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West Nile Threat: Controlling Some Outbreaks is a Double-Edged Sword

Jul 10, 2014 10:56 PM EDT

A strategy that could help contain some mosquito-borne illnesses has now been discovered to make West Nile virus more prevalent among local swarms - an incredibly important discovery in the midst of growing concerns about this year's outbreaks.

You likely have heard the latest bad news from the Caribbean. Two new and dangerous mosquito-borne illnesses are sweeping across the Americas and headed for Florida. The non-fatal chikungunya virus has even shown up in a number of imported and isolated cases in the United States.

Still, even in the wake of these alarming reports, malaria and West Nile virus have not been forgotten. Public health officials have already made a call for caution this summer season, asking citizens across the world to "cover and dump" still and shallow water - the ideal breeding habitat for mosquitoes - in the interest of controlling populations.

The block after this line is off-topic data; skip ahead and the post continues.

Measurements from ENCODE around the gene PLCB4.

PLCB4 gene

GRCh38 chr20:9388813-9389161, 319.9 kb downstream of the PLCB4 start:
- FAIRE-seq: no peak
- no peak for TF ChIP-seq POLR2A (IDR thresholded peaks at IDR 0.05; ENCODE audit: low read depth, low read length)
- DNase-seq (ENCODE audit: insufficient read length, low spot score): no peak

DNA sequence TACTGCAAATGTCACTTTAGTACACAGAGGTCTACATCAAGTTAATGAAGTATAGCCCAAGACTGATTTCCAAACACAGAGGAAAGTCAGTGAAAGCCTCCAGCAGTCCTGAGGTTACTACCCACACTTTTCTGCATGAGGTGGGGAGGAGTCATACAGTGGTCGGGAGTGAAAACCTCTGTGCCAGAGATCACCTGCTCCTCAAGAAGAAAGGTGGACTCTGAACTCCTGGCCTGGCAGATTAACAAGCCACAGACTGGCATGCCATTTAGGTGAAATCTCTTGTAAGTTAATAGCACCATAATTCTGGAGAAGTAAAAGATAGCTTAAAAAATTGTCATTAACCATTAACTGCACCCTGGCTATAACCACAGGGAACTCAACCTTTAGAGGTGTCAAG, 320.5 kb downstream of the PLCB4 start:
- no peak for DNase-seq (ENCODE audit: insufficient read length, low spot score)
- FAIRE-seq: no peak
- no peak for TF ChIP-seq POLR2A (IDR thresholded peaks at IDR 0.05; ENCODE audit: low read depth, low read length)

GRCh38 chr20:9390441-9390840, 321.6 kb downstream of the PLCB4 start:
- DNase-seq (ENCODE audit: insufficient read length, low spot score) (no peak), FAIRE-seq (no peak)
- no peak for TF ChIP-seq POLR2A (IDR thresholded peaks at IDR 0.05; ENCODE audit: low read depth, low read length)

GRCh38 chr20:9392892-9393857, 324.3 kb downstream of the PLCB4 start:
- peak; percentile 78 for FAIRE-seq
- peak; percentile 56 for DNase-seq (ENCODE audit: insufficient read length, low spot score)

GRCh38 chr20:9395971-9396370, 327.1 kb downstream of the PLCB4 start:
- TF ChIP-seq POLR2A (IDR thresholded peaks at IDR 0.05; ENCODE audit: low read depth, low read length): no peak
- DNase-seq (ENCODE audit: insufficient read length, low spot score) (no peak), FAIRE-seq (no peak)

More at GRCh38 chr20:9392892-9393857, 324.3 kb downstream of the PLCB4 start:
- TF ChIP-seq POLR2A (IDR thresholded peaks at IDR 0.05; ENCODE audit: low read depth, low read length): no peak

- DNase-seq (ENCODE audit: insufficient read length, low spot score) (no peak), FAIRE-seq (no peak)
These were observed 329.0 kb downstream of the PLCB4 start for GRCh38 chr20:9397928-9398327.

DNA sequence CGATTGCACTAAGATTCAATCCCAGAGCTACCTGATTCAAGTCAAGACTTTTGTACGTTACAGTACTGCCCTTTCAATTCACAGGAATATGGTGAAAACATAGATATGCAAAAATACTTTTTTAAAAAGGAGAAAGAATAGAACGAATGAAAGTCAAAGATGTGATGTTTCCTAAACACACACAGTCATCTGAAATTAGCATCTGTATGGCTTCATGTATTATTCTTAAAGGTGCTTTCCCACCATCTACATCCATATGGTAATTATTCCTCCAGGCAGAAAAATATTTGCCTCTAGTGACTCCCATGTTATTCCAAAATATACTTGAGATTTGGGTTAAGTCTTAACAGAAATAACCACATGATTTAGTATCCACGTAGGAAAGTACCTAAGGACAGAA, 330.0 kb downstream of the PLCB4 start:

Researchers have even proposed  introducing bacteria strains or genetic modification that could eradicate populations of mosquitoes entirely.

Experts have used a natural bacterium that affects insects specifically, called Wolbachia, to target mosquito swarms in trial runs in the United States - as approved by the Environmental Protection Agency.  The trials, conducted in 2013, showed that infecting mosquitoes with the bacteria prevented them from contracting and spreading dengue fever, which is approaching epidemic levels in the Americas.

However, new research detailed in the Journal PLOS Neglected Tropical Diseases, reveals that if this strategy is used, it may result in rampant spread of West Nile among remaining populations.

"We were surprised to find that Wolbachia infection did not block West Nile virus in this mosquito," study author Jason Rasgon told Entomology Today. "Instead, these mosquitoes had significantly higher West Nile virus infection rates seven days after we fed them infected blood. In other words, Wolbachia infection allowed the mosquitoes to become infected with West Nile virus faster than our controls."

"Our results point to a previously unforeseen complication," Rasgon added. According to the researcher, Wolbachia could still be used in dire situations, but only after careful consideration of the potential consequences.

The study was published in PLOS Neglected Tropical Diseases on July 10.

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